Simple Steps to Stepping Your Horse Sideways

When a horse performs a relaxed, collected sidepass, it looks a lot like he's dancing. It's hard to imagine how a horse is able to master that footwork and step sideways with such effortless grace. It might seem like teaching your horse to move his feet (and as a result, his entire body) in a sidepass would be a complicated, drawn-out process—but nothing could be farther from the truth. By working through a few simple exercises, you can have your horse sidepassing in a couple of hours̵
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When a horse performs a relaxed, collected sidepass, it looks a lot like he's dancing. It's hard to imagine how a horse is able to master that footwork and step sideways with such effortless grace. It might seem like teaching your horse to move his feet (and as a result, his entire body) in a sidepass would be a complicated, drawn-out process—but nothing could be farther from the truth. By working through a few simple exercises, you can have your horse sidepassing in a couple of hours̵
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When a horse performs a relaxed, collected sidepass, it looks a lot like he's dancing. It's hard to imagine how a horse is able to master that footwork and step sideways with such effortless grace. It might seem like teaching your horse to move his feet (and as a result, his entire body) in a sidepass would be a complicated, drawn-out process-but nothing could be farther from the truth. By working through a few simple exercises, you can have your horse sidepassing in a couple of hours-or even less.

Applying the Formula
Whenever we approach a particular lesson, we need to identify the four basic pieces of our training formula.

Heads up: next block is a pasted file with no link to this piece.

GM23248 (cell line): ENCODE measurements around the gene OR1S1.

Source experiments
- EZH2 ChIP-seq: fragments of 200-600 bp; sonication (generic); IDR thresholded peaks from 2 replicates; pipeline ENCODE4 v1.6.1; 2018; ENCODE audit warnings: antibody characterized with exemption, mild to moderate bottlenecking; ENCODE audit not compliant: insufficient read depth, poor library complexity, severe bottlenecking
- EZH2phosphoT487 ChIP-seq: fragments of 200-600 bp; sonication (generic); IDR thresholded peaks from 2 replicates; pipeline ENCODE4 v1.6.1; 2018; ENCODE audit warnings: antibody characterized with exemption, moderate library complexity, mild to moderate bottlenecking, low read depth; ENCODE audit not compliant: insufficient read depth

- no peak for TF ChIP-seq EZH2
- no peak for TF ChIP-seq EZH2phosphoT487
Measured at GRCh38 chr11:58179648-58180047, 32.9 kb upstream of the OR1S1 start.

Motivator: What can we do to get our horse to change what he's doing? To teach the sidepass, we'll be taking the slack out of one rein. The horse will then try various options that will get us to release that rein pressure.

Spot: What specific part of the horse's body are we trying to move? A good way to focus your attention is to imagine a spot the size of a quarter on whatever part you're concerned with: jaw, shoulder, ear-anyplace you can physically touch your horse.

Direction: Where do we want the spot to move? For this lesson, we'll be picturing our horse as being in the center of a clock, so we can think very specifically in terms of moving his feet toward one o'clock, three o'clock, and so forth.

Reward: How do we tell the horse he did what we wanted? We give him what he wants-a release of the rein.

Our sidepass lesson is built on several components, and each one will have its own set of these four elements. As we proceed, we'll show you how they apply to each step.

Keeping It Simple
You may have heard people describe their methods for teaching a horse to sidepass, and it might have sounded like an elaborate process. But we never want to overcomplicate the way we communicate with our horses. For one thing, it's hard for us to be consistent if we're using (and trying to coordinate) a lot of signals. For another, it's just plain confusing to the horse, who's trying to determine what we're asking. And finally, why burn up all our possible cues when we can get the desired response with just one? If we can get the correct movement with a single rein, we still have all our other cues for refining that movement as our training advances.

For the sidepass, we'll actually use two cues-a speed-up cue and a one-rein cue. The speed-up cue is important because as we encourage the horse to move sideways, he will tend to slow down. That's a good thing when you want to use lateral (sideways) movement to keep him from rocketing off down the trail or flying across the arena. But for the sidepass to work, we'll need to keep him moving.

To get your horse to speed up, you squeeze or kick lightly with both legs. As soon as he gives you a noticeable change of speed, you can let your legs hang relaxed. Remember to stop kicking when he speeds up. Don't nag him with your legs to keep him going, because if you do, he'll begin to ignore your legs altogether. Being able to speed up your horse on cue is essential in all sorts of situations, so you'll want to put in some time making sure you get a correct, consistent response. Other cues, such as leaning forward, kissing to the horse, or shaking the reins won't be enough to make him move forward if he doesn't want to.

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We're going to use the one-rein cue to ask for several things. The process is incremental, as your horse figures out what you want each time you take the slack out of the reins.

Give to the Bit
Motivator: The rein.